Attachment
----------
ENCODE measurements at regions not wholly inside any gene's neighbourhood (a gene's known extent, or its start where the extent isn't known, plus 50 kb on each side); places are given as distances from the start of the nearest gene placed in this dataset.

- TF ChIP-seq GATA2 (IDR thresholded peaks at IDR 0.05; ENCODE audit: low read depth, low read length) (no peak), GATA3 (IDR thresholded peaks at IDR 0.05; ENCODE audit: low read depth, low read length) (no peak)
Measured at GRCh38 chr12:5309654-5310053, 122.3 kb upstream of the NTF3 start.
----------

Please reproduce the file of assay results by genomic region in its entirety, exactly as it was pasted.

ENCODE measurements at regions not wholly inside any gene's neighbourhood (a gene's known extent, or its start where the extent isn't known, plus 50 kb on each side); places are given as distances from the start of the nearest gene placed in this dataset.

- TF ChIP-seq GATA2 (IDR thresholded peaks at IDR 0.05; ENCODE audit: low read depth, low read length) (no peak), GATA3 (IDR thresholded peaks at IDR 0.05; ENCODE audit: low read depth, low read length) (no peak)
Measured at GRCh38 chr12:5309654-5310053, 122.3 kb upstream of the NTF3 start.